Patrick Pena:
[6:32] I’d say prepare for the change and how you deliver value so when you’re in ICU deliver value directly.
You write code you solve a problem you help others solve problems.
In a more concrete indirect manner like I can look at programs that I built and I had a productive week because I directly delivered something and I had full control of that.
When you start to make your way up I’m in your movie into more of a manager role,
the way that you deliver value is like how you enable your team and others to be productive,
I’m in to help them grow in their roles and it is a a shift and something that you have to adjust to that like your output is not lines of code anymore or a future and a product output is like.
The way that you enable others to do what you were doing previously and I think that’s a hard transition for people so my advice would be to try to mentally prepare,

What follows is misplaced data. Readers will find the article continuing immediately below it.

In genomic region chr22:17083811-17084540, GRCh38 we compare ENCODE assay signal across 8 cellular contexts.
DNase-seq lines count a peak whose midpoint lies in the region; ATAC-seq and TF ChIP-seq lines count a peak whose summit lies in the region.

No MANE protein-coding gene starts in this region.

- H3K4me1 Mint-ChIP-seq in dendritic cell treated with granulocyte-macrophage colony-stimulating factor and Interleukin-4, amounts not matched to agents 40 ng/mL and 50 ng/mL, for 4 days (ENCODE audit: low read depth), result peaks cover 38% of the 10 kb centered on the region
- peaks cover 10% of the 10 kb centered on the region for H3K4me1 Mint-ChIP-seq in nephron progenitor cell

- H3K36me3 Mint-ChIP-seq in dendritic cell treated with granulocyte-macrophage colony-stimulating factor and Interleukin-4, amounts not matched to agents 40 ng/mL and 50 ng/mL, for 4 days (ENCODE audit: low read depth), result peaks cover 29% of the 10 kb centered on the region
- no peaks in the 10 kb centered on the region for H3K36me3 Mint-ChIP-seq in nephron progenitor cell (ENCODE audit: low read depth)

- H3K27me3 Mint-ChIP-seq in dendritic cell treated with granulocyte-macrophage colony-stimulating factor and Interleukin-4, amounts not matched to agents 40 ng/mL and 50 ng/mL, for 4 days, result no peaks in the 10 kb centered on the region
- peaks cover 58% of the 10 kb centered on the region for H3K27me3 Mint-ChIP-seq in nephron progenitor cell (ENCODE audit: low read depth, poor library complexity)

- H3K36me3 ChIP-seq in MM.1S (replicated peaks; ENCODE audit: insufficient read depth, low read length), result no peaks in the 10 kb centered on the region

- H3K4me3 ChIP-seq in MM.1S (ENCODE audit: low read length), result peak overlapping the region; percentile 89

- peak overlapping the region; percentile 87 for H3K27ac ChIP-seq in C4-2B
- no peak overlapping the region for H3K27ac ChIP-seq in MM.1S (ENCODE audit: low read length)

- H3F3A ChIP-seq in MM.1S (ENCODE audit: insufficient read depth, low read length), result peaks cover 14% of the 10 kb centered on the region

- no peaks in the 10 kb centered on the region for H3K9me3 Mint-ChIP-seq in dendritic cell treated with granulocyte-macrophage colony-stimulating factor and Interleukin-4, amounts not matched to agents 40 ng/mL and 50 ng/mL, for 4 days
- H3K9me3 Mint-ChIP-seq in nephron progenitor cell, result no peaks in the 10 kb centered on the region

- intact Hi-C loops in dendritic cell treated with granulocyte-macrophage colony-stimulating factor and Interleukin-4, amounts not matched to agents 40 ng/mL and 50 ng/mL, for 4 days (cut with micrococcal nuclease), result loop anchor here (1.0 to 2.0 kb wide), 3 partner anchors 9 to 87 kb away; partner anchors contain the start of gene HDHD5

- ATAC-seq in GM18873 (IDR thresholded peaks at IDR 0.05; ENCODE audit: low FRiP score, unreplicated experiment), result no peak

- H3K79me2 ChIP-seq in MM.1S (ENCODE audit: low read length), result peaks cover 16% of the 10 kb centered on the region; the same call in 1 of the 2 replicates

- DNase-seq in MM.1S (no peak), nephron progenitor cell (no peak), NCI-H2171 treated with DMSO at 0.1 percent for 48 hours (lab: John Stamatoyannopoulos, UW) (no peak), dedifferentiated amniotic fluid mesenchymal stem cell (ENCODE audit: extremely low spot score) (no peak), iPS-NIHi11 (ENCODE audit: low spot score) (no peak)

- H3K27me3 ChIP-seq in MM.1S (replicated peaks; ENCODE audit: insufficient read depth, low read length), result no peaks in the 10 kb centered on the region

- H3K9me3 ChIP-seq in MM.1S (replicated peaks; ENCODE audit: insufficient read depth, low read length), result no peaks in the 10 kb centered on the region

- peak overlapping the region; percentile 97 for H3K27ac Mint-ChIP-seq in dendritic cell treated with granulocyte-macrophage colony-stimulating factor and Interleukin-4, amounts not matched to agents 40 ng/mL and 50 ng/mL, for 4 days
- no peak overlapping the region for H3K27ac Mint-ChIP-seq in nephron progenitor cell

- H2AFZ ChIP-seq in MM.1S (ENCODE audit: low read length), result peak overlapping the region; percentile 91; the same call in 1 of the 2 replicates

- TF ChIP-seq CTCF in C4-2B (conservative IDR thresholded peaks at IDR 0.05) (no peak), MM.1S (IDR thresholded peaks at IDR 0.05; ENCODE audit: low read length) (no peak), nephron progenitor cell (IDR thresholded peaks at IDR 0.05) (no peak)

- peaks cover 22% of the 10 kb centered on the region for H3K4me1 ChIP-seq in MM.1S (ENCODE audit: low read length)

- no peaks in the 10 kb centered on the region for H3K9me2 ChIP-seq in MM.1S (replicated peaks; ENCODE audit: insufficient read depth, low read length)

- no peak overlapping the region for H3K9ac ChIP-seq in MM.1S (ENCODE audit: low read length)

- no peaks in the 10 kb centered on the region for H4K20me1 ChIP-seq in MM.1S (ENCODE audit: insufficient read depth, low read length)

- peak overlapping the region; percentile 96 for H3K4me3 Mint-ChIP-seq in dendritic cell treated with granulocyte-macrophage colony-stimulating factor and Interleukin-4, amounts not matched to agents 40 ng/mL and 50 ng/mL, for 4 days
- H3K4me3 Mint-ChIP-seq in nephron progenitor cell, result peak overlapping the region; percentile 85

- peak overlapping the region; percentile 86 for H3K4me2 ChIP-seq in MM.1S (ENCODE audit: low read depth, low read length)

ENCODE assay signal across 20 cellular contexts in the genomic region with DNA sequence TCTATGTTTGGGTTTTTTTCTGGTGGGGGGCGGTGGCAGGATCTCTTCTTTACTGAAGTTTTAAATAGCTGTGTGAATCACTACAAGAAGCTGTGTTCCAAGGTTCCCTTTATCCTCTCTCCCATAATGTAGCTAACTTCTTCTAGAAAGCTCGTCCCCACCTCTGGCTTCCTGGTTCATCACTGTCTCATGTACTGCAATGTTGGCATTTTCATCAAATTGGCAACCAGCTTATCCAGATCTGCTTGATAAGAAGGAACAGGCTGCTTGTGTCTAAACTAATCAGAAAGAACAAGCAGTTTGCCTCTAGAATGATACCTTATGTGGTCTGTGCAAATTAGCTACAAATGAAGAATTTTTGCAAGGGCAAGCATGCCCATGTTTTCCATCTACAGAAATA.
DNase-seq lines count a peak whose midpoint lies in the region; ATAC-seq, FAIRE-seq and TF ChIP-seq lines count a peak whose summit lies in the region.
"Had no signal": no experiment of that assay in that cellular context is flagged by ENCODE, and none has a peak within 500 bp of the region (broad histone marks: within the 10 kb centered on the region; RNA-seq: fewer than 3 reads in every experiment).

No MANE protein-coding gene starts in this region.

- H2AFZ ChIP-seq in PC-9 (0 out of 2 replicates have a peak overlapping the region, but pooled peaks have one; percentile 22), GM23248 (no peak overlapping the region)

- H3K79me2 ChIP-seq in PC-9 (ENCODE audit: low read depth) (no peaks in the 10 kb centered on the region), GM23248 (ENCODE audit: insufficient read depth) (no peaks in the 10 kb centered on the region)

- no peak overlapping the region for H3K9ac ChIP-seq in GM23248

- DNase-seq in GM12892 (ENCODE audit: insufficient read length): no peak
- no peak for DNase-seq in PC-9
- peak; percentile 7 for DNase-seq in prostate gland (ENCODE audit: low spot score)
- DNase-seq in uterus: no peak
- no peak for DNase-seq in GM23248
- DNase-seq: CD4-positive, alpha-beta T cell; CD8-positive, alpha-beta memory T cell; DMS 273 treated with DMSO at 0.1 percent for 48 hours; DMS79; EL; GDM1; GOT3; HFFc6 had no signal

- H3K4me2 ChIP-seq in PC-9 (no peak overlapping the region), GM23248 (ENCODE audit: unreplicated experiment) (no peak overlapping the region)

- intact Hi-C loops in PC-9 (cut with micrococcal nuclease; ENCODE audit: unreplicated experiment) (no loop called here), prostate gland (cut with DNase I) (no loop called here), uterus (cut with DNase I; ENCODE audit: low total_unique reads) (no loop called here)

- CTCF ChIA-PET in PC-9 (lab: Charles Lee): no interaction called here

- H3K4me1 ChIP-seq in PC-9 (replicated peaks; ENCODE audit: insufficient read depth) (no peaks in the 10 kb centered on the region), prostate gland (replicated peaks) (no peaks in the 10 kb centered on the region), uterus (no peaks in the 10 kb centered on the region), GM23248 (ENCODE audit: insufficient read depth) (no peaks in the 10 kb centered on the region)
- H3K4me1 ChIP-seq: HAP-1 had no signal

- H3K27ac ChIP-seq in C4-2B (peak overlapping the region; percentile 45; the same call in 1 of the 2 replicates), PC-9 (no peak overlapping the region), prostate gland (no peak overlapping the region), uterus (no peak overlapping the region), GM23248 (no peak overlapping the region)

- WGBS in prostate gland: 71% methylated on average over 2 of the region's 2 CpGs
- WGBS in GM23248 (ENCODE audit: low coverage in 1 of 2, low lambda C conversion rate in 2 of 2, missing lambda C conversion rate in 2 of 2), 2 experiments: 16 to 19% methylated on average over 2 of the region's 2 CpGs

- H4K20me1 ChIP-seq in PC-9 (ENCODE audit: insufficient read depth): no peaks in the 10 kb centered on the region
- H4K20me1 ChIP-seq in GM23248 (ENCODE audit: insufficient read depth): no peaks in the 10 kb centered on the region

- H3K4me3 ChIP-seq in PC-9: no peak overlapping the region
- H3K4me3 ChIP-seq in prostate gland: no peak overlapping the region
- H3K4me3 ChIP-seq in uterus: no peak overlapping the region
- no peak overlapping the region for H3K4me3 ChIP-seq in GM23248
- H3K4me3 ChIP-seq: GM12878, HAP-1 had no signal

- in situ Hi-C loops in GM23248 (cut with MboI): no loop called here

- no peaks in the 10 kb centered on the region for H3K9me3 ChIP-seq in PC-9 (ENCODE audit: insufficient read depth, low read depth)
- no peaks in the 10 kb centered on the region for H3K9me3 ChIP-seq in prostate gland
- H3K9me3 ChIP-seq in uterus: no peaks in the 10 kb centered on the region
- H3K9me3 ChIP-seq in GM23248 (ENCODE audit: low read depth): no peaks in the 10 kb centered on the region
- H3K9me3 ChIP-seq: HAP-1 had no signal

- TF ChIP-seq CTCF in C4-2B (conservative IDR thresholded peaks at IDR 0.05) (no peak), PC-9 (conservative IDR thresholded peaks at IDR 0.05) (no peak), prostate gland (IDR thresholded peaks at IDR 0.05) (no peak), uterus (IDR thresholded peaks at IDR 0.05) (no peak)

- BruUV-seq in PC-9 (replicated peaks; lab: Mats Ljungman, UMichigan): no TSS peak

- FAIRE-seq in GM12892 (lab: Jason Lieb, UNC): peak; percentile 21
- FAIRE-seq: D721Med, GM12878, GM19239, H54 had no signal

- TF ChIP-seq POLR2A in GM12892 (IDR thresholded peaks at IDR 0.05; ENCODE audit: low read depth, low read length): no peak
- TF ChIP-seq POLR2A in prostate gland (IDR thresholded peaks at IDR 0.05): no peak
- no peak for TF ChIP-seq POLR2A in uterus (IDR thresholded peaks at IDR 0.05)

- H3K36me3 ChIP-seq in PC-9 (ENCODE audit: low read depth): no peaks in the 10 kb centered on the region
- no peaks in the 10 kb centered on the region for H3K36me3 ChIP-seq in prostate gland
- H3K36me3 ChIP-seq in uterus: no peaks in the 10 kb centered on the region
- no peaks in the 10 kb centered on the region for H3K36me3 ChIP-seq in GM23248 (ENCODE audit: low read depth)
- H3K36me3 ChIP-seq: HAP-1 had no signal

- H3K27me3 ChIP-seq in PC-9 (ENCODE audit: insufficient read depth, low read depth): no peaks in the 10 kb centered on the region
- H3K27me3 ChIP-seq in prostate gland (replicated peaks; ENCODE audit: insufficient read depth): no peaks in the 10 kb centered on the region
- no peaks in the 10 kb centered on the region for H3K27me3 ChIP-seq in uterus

to make that change and start to see not only the work you do directly but the value of providing by helping others be productive.

Christian Mccarrick:
[7:39] Sure that’s definitely great point and that comes up a lot too because sometimes it can be frustrating for people when they,
can’t see a little bit more of that tangible value that they’re providing instantaneously or at the end of a Sprint with dealing with people now in teams that feedback and value that you get is it right much longer scale-like.
Return Seattle no the other thing that that we talked about here you are you’re going to be giving a conference talk soon.